The Man in the Machine
By Damodar Prasad das
“A person is not considered a great sage unless he disagrees with another sage”.
This adage suitably describes the career of La Mettrie, whose contentious writings during the eighteenth century were almost universally reviled by his contemporaries during the age of the Enlightenment. Even Frederick the Great, who afforded him protection and patronage following his banishment from France and Holland, declared that one could attain peace of mind by not reading La Mettrie’s works. Notwithstanding the general distaste with which they were met, the ideas he espoused have proved long standing and influential in the modern science of medicine, psychiatry, neurology and psychology.
Perhaps his most provocative work was entitled “Man a Machine” in which he makes a number of extraordinary claims, many of which we will pass over. The main thrust of the work was that only physicians (amongst whom he could count himself) had the right to speak on the soul, because, he felt, the soul itself was a product of the interaction of the organs of the body.
As a physician who himself suffered from maladies in his early career, La Mettrie noted that the bodily condition affected what he understood as the soul, namely, the personality traits of individuals. For example, an injury to the brain may change a person’s “soul” turning him from a wit to a fool, or from a passive nature to a furious one. He observed that a slight change in the physical structure of the brain could change a person’s personality substantially. This would later become known as the “argument from brain damage”, later refined as the “argument from neuroscience”, both of which appear in the philosophical lexicon of avowed monists, that is, those who consider the mind (sometimes interpreted as the soul) to be a product of the body.
In fact, almost all of the arguments which modern day monists use to justify their position that the “soul” or mind is nothing more than a function of the brain can be found in this work by La Mettrie. Before concluding his tract with the words “Dispute it who will”, La Mettrie bolsters his case by announcing the inconceivability of the notion of two incompatible substances, the body and the soul, meeting and interacting unceasingly.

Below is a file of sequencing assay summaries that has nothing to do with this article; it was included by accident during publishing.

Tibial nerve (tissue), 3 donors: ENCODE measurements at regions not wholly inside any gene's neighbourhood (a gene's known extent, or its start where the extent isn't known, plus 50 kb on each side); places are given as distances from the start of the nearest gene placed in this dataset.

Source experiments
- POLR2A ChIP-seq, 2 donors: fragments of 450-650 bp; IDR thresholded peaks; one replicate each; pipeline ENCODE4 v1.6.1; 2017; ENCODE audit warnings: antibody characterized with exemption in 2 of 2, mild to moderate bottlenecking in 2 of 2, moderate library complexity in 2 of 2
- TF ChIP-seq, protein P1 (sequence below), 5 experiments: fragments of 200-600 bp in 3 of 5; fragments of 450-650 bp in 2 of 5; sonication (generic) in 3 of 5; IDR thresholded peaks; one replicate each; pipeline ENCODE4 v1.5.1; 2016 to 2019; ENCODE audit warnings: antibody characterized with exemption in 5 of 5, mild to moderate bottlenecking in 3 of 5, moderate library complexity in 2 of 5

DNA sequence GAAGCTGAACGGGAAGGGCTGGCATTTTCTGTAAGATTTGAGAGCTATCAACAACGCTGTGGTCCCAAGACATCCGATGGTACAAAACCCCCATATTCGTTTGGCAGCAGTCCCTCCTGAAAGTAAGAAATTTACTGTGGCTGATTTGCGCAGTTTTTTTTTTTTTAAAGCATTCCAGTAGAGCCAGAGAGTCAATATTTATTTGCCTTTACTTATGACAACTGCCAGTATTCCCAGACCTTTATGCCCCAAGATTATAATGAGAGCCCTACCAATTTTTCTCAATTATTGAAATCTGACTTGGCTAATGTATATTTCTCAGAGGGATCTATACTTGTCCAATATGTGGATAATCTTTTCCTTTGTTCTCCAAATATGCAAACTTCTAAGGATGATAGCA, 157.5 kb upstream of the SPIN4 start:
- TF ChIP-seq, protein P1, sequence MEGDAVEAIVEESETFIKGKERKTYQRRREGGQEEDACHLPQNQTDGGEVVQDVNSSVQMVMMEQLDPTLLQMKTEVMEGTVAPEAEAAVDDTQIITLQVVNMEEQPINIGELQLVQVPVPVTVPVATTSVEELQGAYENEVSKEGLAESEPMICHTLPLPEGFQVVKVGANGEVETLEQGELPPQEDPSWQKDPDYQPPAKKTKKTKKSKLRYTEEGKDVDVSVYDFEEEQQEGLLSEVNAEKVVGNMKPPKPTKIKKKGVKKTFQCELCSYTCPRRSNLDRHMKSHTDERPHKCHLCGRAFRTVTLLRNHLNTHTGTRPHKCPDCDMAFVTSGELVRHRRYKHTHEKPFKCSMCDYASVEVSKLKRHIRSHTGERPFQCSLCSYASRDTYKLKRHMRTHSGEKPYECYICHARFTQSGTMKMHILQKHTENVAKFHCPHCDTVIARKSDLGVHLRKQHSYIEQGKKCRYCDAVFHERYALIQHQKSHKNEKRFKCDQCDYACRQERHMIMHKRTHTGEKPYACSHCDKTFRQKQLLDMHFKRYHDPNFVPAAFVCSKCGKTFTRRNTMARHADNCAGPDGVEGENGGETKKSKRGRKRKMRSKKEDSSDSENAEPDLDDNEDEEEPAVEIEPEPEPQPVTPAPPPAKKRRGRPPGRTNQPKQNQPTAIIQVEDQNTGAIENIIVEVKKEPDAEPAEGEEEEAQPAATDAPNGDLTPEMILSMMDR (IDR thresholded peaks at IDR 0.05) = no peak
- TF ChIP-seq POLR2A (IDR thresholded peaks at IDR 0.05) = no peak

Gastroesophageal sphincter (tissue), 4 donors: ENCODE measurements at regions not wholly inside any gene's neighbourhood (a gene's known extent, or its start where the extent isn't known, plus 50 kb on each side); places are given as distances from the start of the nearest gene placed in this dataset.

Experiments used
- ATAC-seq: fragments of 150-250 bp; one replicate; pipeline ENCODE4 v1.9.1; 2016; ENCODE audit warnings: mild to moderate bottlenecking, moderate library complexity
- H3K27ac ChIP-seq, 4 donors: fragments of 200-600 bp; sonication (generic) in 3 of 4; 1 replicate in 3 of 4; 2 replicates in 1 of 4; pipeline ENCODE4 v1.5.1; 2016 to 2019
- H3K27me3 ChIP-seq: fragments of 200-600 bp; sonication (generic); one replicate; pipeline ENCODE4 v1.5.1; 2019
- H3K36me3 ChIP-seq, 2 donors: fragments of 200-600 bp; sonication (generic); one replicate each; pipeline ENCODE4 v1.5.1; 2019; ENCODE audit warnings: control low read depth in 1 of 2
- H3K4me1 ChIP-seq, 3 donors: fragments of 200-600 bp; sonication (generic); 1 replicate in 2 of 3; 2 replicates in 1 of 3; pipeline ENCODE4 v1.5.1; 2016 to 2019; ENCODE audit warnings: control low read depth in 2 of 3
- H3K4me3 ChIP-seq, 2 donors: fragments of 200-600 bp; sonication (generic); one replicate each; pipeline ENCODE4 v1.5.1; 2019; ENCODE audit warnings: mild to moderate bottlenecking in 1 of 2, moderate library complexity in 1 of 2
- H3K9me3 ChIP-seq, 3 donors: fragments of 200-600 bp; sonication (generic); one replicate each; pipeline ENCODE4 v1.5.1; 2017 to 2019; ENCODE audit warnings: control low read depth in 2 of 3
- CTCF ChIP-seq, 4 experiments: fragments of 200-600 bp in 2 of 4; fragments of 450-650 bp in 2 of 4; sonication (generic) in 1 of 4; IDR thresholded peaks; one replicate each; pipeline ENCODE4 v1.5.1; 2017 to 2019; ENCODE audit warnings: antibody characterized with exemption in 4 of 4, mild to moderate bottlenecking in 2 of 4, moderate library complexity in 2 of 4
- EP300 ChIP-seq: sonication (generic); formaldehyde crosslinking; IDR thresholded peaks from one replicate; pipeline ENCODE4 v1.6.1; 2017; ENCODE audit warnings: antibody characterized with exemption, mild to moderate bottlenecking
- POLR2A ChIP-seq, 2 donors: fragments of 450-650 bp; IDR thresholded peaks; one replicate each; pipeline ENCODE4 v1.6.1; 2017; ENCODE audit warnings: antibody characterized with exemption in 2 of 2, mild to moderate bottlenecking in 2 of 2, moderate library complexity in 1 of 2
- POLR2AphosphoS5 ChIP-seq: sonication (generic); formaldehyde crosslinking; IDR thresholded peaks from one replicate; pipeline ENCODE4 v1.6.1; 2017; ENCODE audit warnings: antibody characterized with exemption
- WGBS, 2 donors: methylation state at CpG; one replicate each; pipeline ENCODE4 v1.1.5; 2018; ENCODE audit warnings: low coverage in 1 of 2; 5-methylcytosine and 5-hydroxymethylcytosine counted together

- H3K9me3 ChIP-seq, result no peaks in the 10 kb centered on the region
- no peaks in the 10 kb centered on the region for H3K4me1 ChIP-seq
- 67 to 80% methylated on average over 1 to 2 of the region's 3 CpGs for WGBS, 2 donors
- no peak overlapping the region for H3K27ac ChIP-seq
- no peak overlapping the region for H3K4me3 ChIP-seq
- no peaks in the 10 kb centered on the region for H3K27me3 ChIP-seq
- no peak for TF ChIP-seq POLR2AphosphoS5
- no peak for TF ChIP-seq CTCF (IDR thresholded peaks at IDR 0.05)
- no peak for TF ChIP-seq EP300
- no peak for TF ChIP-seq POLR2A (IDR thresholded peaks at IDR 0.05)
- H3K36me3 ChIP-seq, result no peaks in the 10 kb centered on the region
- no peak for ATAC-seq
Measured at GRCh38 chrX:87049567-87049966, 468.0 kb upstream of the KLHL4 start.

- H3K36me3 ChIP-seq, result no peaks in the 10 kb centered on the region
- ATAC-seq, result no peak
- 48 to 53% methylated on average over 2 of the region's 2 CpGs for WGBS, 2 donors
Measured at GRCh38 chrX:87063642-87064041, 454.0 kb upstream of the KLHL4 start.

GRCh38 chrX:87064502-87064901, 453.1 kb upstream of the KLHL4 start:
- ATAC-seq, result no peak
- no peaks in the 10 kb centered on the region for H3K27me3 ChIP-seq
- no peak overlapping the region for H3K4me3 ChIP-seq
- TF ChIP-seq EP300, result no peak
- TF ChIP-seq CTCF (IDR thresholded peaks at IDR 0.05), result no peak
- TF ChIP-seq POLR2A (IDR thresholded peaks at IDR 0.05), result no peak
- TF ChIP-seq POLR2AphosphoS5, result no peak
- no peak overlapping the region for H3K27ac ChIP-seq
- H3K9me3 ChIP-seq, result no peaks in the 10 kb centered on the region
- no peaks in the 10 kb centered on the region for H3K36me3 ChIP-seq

It is clear that the text was written in response to prevailing ideas, in particular those of mind-body dualism. Originating in their modern form in Descartes’ meditations, dualism considers the mind and body to be two separate substances, with the mind outlasting the demise of the body. The debate between dualists and monists has continued up to the present time, at times with great drama, as when the dualistic argument of CS Lewis, the Christian apologist was publically and ruthlessly attacked by fellow Christian and professional philosopher, Miss Anscombe, who, however, seems to have limited her critique to the semantics of the argument, rather than its underlying principles. Lewis’s main contention remained untouched: the view that mind originates in matter is essentially self-contradictory, because notions of validity and meaning, which the argument must claim for its own position, cannot arise from matter, which displays no rational properties. In other words the logical claims of the argument depend upon the very non-physical principles which it necessarily undermines.
In contrast to the position of La Mettrie – that only physicians may comment on the soul – we are informed by Srila Prabhupada that actually no one can experimentally establish the existence of the soul beyond the proof of sruti, or Vedic wisdom. Although the existence of the soul may be perceived, there is no other source for understanding the soul than vedic authority (Bg Purport 2.25). That authority informs us that the body and soul are indeed separate principles, with opposite qualities. In short, whereas the body is perishable, the soul is changeless and eternal (Bg 2.16).